The Dogwood tree, Cornus florida, is very cold hardy throughout Connecticut, and the white dogwood flowering tree is the most important street tree, however, pink flowering dogwood and grafted red dogwoods are also brilliant flowering trees in spring gardens. Redbud trees, Cercis canadensis, are native flowering trees that are found growing in Connecticut forests, and redbud tree blooms with dogwood trees in spring and are often planted together as a flowering tree combo in Connecticut. The Japanese flowering cherry tree flowers in colors of pink (Kwanzan) and white (Yoshino) and in the spring they flower dramatically in the landscape. The Sassafras tree is a yellow flowering tree with tiny creamy-yellow, fragrant clusters of flowers. Palm trees, surprisingly will survive a severe winter in Connecticut. Windmill palm trees are often planted near pool landscapes for that unusual tropical accent and the Windmill palm tree also looks great when planted as pairs near patio entrances. The Needle palm tree is a very slow growing palm, but the Needle palm will survive in temperatures of minus twenty degrees F below zero.


From Norwalk, New Haven and New London along the coast and to Northern Hartford, Connecticut, bamboo plants growing as a privacy hedge are found growing in abundance as a salt water tolerant plant and is cold hardy to minus 20 degrees F. Bamboo planting along the Atlantic coast is often used as a windbreak between the ocean and cottages during storms and hurricanes. The fast growing canes emerge in the late spring in colors of gold, variegated black and blue stems that densely clump and block the wind and noise from automobiles and purify the air by converting carbon dioxide spewed from car exhausts into breathable fresh Oxygen that refreshes the air. CT Bamboo plant privacy screens are easy to grow in full sun or partial shade in well drained soils with a highly moisturized organic content. You can order your own bamboo plants from Ty Ty Bamboo Nursery that will be immediately shipped in boxes and delivered right to your house any time of the year.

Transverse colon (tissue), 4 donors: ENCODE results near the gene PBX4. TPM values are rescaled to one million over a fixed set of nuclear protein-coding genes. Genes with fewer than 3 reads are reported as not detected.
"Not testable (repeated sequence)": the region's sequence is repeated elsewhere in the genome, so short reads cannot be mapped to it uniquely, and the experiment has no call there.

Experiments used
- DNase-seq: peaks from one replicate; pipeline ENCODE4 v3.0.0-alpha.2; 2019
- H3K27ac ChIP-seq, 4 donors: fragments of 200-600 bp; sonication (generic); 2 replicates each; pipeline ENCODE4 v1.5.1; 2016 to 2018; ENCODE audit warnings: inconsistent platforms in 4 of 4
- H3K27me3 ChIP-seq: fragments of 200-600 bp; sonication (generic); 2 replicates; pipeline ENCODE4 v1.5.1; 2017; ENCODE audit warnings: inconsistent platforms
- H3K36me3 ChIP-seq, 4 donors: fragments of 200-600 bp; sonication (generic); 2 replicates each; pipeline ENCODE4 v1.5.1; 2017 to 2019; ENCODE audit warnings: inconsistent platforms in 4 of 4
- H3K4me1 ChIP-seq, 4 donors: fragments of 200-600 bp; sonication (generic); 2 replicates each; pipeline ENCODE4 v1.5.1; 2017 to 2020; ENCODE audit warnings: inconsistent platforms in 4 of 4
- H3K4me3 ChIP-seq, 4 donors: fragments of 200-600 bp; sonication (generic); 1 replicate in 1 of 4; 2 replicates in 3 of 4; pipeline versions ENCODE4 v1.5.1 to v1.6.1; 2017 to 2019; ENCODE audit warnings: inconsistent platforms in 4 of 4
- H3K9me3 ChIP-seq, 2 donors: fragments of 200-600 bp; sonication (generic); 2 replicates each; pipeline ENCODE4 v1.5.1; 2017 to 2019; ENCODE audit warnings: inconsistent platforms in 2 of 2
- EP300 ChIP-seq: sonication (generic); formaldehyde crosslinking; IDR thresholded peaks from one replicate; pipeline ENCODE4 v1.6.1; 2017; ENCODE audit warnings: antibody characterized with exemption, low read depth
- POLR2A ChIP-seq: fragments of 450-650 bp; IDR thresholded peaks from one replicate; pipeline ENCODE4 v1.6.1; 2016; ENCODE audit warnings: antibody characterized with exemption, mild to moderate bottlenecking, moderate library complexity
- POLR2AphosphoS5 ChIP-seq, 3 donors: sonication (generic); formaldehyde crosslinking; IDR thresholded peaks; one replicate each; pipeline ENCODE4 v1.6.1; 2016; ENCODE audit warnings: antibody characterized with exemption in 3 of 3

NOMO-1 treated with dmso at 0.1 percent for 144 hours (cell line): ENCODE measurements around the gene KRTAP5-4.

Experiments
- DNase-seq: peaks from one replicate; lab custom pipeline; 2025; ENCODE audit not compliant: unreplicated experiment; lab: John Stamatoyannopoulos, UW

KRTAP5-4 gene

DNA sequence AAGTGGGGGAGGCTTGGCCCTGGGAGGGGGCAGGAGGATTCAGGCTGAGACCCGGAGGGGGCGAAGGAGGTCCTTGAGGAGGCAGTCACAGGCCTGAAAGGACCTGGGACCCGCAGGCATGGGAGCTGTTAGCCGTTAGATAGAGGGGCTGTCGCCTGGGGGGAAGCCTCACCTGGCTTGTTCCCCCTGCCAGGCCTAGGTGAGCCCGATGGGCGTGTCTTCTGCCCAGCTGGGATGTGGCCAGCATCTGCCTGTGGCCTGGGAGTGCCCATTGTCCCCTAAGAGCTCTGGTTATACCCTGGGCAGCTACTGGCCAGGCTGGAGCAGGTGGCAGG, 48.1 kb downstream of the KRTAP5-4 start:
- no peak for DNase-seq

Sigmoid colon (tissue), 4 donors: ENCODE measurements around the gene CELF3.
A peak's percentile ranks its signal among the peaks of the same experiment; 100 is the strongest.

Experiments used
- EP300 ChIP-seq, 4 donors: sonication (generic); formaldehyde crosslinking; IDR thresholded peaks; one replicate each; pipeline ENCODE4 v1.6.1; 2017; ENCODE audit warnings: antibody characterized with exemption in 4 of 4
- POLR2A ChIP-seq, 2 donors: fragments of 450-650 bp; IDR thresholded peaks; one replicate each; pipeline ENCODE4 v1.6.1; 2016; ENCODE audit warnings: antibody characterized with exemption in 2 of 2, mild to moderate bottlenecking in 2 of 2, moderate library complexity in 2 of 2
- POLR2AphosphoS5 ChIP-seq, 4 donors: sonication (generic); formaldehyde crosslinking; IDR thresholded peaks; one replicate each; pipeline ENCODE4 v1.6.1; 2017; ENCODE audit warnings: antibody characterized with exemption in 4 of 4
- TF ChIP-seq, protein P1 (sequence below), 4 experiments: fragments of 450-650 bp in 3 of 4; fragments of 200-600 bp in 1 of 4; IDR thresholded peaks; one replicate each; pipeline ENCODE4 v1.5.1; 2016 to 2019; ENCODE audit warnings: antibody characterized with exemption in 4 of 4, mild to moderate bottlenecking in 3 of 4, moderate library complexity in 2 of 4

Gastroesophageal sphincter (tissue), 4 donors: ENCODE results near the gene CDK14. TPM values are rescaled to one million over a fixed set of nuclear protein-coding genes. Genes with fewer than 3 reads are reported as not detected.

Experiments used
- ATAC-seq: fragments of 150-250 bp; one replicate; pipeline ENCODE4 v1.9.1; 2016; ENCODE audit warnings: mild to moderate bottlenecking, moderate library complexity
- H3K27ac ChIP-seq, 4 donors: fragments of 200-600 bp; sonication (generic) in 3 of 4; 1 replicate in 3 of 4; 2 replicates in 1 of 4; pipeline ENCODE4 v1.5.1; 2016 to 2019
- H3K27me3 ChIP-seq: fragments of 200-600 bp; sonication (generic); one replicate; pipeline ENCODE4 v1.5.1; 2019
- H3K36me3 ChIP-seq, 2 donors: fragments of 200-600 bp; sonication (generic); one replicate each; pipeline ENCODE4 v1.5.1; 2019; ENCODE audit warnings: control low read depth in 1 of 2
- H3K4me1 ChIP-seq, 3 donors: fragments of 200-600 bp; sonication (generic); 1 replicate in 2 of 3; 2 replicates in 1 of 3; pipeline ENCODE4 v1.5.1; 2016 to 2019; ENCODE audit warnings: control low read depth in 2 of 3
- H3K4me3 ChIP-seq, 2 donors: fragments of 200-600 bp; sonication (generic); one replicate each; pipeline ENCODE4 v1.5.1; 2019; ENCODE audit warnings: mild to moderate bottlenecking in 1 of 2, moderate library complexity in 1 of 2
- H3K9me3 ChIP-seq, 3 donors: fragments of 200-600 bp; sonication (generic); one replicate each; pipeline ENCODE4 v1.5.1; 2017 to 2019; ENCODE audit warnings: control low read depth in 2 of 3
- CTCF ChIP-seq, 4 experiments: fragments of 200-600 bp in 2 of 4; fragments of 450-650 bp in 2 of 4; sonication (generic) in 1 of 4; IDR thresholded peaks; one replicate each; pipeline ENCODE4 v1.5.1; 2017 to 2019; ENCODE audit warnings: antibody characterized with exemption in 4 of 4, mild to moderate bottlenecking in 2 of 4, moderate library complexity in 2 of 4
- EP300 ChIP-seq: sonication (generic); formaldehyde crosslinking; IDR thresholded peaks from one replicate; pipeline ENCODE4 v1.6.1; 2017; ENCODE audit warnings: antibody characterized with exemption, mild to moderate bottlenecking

For gardeners in CT, agave plants, aloe plants and yucca trees are mostly grown in containers and dish gardens, except for the cold hardy yucca trees that can be grown in the landscape in CT zone 5 and 6. The Yucca filamentosa 'Color Guard' plant is lively with stripes on the sharply pointed leaves of yellow and green. The Red Yucca, Hesperaloe parviflora, the Spanish Bayonet, Yucca gloriosa, the Joshua Tree, Yucca brevifolia and the Yucca rostrata will survive as evergreen trees when planted outside in New Haven, CT at Yale University landscape sites. The Aloe vera leaves are beautifully spotted and contain a juice that will cure insect bites, fire ant stings and skin wounds.